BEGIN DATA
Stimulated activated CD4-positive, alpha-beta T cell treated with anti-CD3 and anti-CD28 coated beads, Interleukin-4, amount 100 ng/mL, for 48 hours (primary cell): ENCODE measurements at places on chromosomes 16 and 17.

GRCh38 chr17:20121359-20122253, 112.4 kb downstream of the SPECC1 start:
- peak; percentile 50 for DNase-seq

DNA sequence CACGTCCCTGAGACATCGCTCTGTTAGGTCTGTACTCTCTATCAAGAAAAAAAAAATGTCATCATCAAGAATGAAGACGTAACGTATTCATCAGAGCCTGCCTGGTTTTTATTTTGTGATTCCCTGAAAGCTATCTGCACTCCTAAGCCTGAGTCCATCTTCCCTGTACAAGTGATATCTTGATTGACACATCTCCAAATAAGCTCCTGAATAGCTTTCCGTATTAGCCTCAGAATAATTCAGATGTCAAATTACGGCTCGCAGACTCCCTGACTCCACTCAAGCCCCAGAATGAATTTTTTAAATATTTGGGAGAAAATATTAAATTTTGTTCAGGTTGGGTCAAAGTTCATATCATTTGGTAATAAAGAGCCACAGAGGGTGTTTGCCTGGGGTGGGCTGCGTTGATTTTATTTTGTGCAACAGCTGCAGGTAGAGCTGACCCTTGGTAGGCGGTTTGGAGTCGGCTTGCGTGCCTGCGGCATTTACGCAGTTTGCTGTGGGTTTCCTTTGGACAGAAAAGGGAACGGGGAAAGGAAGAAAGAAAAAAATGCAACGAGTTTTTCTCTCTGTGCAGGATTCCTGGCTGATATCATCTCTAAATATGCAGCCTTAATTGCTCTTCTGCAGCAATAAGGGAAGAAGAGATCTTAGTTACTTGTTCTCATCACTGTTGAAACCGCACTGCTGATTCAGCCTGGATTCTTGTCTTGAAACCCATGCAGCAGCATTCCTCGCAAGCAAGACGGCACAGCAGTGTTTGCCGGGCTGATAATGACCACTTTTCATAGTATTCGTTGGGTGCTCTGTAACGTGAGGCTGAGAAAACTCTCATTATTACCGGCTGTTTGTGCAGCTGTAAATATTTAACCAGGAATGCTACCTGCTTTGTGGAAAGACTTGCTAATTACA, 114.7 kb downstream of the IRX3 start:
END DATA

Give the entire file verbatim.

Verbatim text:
Stimulated activated CD4-positive, alpha-beta T cell treated with anti-CD3 and anti-CD28 coated beads, Interleukin-4, amount 100 ng/mL, for 48 hours (primary cell): ENCODE measurements at places on chromosomes 16 and 17.

GRCh38 chr17:20121359-20122253, 112.4 kb downstream of the SPECC1 start:
- peak; percentile 50 for DNase-seq

DNA sequence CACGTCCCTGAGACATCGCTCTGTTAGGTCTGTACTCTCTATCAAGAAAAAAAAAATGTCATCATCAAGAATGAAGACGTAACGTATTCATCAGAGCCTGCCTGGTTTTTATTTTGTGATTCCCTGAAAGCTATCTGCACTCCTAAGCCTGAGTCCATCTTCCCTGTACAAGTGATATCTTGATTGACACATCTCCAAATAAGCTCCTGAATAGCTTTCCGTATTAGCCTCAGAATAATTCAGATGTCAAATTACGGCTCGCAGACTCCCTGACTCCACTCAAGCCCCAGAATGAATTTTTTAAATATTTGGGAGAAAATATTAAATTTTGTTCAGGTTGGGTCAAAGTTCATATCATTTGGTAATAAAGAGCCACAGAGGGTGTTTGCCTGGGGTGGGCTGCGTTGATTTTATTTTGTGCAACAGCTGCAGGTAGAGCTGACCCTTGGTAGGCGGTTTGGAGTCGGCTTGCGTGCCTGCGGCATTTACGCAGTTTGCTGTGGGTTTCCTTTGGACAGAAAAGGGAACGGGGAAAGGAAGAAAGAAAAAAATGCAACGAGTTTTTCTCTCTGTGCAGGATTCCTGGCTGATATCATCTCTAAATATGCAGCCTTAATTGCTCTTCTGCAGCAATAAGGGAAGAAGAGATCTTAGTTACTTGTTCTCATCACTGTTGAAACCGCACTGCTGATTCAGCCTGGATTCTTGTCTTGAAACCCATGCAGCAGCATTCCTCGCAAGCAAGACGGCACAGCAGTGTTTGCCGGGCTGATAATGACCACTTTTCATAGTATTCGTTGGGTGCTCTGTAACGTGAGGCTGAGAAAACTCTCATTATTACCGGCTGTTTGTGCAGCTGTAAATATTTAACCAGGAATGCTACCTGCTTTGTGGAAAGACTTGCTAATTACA, 114.7 kb downstream of the IRX3 start: